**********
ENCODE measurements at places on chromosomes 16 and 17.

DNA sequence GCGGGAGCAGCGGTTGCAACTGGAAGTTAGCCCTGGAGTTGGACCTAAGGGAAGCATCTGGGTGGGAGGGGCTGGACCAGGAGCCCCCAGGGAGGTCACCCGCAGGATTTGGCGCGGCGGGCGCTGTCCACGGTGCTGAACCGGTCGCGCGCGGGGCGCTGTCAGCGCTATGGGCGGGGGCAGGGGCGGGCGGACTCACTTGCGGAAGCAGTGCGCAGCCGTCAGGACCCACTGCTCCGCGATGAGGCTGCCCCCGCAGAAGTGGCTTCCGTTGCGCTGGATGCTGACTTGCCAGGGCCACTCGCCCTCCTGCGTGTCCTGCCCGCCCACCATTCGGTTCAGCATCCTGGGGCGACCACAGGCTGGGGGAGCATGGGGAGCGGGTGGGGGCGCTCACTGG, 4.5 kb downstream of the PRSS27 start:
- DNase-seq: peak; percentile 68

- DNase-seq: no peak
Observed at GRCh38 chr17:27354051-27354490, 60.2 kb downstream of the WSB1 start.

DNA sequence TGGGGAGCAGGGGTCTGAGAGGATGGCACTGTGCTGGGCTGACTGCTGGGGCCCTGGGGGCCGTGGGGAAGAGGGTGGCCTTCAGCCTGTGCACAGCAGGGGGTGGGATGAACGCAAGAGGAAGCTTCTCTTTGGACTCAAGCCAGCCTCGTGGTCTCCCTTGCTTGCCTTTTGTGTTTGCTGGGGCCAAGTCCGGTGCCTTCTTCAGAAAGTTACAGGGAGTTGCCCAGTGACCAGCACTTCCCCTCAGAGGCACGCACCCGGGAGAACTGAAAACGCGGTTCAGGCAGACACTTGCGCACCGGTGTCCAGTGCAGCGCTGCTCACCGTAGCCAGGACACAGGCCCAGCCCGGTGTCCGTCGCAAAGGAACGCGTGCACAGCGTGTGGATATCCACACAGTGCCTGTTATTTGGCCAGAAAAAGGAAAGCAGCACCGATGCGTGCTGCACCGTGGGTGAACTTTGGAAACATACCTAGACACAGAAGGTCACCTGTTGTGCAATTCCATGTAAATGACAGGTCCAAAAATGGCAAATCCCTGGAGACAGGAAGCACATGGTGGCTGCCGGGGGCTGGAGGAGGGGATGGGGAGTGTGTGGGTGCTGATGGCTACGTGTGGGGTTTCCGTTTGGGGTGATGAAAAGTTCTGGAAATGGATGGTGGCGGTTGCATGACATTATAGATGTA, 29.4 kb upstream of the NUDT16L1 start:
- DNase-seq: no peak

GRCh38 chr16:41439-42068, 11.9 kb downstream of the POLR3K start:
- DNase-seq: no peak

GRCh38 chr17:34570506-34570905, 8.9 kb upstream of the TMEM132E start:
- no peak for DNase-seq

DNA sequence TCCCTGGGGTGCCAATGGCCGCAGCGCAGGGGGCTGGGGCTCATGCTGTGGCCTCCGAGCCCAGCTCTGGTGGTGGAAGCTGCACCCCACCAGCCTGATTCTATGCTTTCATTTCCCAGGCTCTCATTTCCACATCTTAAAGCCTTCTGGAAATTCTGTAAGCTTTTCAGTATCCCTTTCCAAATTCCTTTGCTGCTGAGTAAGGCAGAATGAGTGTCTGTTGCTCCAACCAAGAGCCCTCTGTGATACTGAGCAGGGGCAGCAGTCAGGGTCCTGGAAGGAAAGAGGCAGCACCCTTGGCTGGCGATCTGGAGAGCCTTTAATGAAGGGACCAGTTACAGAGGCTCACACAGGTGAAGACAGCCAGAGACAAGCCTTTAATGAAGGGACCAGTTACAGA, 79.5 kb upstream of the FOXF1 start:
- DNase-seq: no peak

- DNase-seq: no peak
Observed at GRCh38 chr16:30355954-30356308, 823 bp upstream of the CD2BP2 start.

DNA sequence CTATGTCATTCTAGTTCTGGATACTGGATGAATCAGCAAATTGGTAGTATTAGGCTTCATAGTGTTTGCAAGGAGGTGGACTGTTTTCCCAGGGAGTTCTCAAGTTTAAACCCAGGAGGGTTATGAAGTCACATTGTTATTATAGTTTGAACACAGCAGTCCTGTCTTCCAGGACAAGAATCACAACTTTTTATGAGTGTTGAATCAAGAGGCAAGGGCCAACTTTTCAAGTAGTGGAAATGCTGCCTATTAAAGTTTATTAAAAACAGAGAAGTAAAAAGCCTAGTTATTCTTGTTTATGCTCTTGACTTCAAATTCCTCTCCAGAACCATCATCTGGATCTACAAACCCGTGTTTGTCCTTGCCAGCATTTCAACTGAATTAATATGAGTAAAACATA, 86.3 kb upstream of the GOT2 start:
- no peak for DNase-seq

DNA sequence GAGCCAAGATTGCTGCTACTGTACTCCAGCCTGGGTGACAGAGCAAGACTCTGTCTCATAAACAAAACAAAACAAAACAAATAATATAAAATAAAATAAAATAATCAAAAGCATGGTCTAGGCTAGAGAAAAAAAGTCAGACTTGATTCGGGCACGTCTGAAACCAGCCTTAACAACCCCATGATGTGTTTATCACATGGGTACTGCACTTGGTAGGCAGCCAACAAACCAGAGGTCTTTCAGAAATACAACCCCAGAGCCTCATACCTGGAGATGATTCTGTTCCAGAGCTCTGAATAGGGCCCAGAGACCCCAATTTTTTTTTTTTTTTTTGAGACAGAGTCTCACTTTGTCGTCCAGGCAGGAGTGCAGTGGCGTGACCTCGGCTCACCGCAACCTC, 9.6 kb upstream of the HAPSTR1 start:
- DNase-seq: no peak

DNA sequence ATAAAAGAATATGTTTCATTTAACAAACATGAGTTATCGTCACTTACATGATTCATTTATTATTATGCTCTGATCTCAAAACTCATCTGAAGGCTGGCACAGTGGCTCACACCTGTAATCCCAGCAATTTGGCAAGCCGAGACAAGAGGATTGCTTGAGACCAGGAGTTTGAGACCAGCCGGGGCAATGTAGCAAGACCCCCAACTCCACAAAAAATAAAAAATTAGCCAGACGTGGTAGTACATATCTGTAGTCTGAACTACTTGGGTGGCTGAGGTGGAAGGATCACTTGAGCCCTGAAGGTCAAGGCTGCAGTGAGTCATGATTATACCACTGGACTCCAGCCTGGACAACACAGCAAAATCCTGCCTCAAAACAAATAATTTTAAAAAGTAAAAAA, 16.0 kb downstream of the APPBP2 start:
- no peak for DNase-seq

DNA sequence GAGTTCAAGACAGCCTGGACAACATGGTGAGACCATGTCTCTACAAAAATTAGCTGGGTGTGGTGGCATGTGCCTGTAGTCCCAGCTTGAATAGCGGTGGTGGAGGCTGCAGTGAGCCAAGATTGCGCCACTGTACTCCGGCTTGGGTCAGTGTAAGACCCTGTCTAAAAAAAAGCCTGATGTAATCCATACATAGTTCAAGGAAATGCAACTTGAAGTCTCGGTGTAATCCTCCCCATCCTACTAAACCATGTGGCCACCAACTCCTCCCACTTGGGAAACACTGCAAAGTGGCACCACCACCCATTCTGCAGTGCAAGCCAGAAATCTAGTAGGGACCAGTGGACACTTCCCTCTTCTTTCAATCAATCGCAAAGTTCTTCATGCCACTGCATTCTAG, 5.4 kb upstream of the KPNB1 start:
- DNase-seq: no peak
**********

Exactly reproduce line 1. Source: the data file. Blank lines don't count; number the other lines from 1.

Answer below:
ENCODE measurements at places on chromosomes 16 and 17.